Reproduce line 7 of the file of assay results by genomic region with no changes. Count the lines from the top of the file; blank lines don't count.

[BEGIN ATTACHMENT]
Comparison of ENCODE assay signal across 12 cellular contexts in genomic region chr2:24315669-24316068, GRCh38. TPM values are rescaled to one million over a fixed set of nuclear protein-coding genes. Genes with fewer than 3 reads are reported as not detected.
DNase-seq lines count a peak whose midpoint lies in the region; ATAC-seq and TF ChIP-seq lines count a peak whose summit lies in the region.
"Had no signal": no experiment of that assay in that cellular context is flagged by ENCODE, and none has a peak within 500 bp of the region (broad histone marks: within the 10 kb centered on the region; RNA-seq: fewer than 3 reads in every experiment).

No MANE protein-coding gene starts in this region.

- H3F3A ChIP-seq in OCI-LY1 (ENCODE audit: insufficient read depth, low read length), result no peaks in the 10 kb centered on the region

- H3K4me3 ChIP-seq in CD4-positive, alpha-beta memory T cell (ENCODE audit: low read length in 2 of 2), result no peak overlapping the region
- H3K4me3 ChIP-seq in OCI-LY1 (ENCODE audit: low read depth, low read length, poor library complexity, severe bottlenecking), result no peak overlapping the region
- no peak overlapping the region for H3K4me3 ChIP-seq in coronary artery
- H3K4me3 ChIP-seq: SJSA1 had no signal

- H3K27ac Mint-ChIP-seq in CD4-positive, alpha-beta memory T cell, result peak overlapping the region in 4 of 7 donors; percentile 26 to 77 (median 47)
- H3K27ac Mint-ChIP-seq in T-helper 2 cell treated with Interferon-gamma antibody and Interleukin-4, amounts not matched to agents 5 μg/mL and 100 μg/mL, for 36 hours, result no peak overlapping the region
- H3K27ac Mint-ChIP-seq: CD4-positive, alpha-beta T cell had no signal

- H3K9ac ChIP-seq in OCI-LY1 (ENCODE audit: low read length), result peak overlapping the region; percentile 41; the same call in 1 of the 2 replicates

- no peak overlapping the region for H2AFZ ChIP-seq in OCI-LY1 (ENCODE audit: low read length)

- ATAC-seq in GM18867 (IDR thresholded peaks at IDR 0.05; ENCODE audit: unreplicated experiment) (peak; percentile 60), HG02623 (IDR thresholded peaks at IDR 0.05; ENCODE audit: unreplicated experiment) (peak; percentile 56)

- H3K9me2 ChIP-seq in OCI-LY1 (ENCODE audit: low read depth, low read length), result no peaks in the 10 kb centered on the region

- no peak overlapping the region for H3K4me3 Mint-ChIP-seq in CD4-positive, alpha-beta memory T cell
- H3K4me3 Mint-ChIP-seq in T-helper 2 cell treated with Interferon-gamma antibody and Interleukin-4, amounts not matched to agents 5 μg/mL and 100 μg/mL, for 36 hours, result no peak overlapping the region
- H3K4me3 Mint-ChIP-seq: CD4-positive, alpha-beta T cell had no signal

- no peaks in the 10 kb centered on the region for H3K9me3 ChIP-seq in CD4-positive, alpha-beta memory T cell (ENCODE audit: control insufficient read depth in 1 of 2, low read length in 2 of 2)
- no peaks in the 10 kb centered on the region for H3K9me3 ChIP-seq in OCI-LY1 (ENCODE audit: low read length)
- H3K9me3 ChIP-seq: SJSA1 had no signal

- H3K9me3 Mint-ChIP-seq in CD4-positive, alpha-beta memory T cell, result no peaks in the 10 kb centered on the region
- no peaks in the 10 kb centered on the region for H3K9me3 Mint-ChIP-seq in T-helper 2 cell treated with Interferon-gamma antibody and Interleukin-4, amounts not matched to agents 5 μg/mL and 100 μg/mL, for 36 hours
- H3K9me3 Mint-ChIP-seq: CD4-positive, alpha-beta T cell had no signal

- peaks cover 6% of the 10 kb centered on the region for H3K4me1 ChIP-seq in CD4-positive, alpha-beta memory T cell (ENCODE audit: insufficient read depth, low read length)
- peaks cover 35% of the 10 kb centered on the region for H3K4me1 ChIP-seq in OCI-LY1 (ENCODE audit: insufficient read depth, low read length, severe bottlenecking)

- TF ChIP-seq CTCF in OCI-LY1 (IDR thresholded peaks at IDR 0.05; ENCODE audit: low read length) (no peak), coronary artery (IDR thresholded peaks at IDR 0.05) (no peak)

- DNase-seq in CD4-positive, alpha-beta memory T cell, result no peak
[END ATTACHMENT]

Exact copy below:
- H3K4me3 ChIP-seq in OCI-LY1 (ENCODE audit: low read depth, low read length, poor library complexity, severe bottlenecking), result no peak overlapping the region